Content

The participants learned about digital tools and improved their digital skills. They also used critical thinking to discuss their community and the issues that it faces, which is mainly about isolation and how the impact of the lockdown has intensified isolation in their community.

Specifically, they learned the following –

The Community Reporting methodology which includes • Interviewing people • Using a tablet or mobile phone • Using a laptop • Recognizing and undertaking responsible and safe practice • Critiquing work – reviewing interviews and highlighting key points and common factors. Audio recording and editing. Video recording and editing. Reflection of the learning. Creating an action plan.

The participants were trained as Community Reporters and explored ways to use Community Reporting in a creative way and developed technical and creative skills as well as embracing the ethos of Community Reporting and have been using the methodology in their work. The technical skills they developed were – • Using a tablet to record a video and audio • Using a microphone • Editing audio and video using relevant apps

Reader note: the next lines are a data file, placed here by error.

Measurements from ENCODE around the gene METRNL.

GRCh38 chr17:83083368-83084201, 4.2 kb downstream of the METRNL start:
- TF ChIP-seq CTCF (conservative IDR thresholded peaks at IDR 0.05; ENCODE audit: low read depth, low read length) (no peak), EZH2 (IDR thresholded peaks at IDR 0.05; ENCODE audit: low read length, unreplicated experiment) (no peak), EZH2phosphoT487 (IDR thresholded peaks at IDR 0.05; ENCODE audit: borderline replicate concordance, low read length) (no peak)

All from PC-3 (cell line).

The personal skills they developed were – • Interviewing a peer using CR methodology • Listening and watching content and identifying key points of interest using critical thinking • Collectively creating a safe practice guide • Using safe practices guide in their work • Creating an action plan to use the CR methodology in their own work.